There’s a point in everyone’s life where you realize what you are, and what you are not, capable of doing.
I’m always amazed at the level of skill and knowledge my father and father-in-law have when it comes to so-called “manly” projects. As a kid, I remember My dad would frame a room, wire it, hang and finish drywall, and never so much as consult a book (let alone YouTube.com!). My father-in-law thinks nothing of re-roofing his house, taking a patio sliding door completely out and replacing it, or tackling house issues like plumbing and electrical.
Because my wife also sees the many benefits of having men familiar with power tools around, she often assumes that the handy gene was passed down to me.
Alas, it isn’t so. (I do have a screw gun and I’m not afraid to use it!)
It was a leaking tub faucet that finally sealed my fate on making friends with a plumber and relinquishing all ‘handyman’ type issues that may come up. But I gave it the ole college try just before I threw in the towel. But not before I turned the nut on a bolt into an egg-shaped nut has-been.
The plumber showed up within a couple of hours, shook his head at me when he saw what I did to the nut, and then set about completing the task of replacing a leaking valve within 30 minutes. The total bill, including the trip charge, was no more than $115.00. Factor in me not having some of the right tools, the right parts, or the right attitude after botching the job, this seemed like peanuts to pay.
Without going into too much detail about what kind of money I make, I can tell you that my time is absolutely worth more than $115.00 an hour. While my ego would like to think that I can summon the collective knowledge of my father and grandfathers who would tackle a plumbing situation with reckless abandon (and successfully complete it), my true self knows that the most important power tool in my garage is the one I never have to use myself.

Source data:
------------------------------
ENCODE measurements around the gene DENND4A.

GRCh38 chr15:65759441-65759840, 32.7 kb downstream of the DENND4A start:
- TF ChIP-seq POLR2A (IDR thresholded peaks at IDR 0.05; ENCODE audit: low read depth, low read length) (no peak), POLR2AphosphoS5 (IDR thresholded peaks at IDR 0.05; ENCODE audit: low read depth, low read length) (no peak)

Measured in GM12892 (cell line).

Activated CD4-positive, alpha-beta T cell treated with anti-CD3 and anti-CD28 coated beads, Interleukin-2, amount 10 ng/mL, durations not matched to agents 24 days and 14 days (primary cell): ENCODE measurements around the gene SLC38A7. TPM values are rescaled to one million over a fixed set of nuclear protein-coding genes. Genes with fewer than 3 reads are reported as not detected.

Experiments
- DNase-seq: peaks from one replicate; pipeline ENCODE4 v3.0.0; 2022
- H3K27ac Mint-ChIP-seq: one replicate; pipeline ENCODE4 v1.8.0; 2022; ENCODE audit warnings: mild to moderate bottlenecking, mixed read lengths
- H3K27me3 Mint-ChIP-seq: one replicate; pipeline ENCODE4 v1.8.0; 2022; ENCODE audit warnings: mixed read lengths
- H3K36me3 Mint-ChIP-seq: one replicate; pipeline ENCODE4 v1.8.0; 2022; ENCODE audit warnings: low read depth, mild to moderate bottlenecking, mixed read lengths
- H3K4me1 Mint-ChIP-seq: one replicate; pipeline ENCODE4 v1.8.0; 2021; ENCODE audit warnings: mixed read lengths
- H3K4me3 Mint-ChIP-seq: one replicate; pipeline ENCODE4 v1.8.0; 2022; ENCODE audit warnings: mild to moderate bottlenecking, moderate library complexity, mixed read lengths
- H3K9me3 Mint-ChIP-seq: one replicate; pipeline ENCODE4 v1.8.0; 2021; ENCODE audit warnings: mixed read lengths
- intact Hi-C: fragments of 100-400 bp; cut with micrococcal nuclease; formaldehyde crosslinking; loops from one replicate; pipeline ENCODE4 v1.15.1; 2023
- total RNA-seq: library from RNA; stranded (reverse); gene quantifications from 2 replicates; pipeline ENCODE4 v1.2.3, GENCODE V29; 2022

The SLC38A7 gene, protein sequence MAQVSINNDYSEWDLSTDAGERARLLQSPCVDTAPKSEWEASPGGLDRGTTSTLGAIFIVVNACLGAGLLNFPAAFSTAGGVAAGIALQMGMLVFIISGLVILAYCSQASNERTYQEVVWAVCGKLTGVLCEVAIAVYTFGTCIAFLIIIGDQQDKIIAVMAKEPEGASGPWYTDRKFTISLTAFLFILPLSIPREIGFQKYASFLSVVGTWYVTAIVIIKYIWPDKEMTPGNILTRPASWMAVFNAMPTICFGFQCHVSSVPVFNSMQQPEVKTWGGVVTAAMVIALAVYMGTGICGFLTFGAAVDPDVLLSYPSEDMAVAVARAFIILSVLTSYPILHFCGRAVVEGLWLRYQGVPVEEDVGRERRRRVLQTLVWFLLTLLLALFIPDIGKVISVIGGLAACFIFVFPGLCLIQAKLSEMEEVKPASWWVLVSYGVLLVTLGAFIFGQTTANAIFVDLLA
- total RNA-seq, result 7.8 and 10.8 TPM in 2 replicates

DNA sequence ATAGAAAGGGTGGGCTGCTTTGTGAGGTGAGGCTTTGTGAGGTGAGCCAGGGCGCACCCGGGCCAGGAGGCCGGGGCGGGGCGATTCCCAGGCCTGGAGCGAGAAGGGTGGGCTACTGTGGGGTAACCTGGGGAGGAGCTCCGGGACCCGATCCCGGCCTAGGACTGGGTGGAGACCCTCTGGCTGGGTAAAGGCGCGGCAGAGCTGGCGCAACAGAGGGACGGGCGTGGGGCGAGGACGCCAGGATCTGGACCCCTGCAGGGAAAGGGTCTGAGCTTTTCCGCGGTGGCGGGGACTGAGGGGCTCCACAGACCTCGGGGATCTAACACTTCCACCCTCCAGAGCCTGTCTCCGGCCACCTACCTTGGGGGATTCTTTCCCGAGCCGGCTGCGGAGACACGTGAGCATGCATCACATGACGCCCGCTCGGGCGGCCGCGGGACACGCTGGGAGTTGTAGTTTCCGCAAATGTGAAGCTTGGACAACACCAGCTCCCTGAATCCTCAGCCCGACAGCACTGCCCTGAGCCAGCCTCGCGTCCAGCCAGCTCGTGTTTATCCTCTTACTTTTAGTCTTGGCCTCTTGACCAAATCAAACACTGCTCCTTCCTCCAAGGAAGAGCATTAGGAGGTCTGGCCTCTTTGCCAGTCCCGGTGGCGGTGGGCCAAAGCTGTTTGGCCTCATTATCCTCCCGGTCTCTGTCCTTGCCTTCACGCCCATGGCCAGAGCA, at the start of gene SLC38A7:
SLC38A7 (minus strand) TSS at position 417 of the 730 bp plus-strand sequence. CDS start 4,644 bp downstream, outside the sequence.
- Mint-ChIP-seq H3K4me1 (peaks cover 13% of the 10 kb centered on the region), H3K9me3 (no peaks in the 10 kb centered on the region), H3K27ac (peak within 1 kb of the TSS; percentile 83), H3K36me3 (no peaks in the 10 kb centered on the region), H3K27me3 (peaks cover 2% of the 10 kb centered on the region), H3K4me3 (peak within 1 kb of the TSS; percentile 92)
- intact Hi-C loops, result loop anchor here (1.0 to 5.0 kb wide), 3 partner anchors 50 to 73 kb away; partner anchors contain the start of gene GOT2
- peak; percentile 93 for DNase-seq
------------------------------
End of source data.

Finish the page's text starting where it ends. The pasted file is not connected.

As a general rule, I rarely fix anything that I could screw up more than it would cost to fix right the first time. That covers about 85% of what happens in my home.
But it’s not all about the money. It’s about my frustration, or lack thereof when I don’t have to know how to fix stuff.
This post is about time management, or more specifically, priority management when it comes to tasks. A very successful author and speaker I saw at a conference once said something that struck me as being profound, and at the time, not realistic. She said, “Outsource everything you have to do at home. Cleaning, cooking, maintenance, laundry… all of it. The time you spend doing that is time that could be spent writing, networking, playing with your children, or pampering yourself.”
Again, at the time, it seemed like the talk of a self-indulged braggart. Then I experienced what it’s like to be so time-strapped that everyday routines seemed like revenue killers. I experienced what it was like to not have to clean, and instead have a full Saturday with my children.
This is not a one-size fits all strategy. But if there are things in your life that are obstructing your ability to pursue what:
a) makes you happy
b) makes you money
c) your true calling,
then maybe it’s time to look at what can be outsourced in your home.
As I told my wife just last night when she asked me to check out the leaking kitchen faucet, “Honey, I have good news and I have bad news. The bad news is I’m not a plumber. The good news is I’m a very competent speaker, coach, and consultant, and I know some good plumbers.”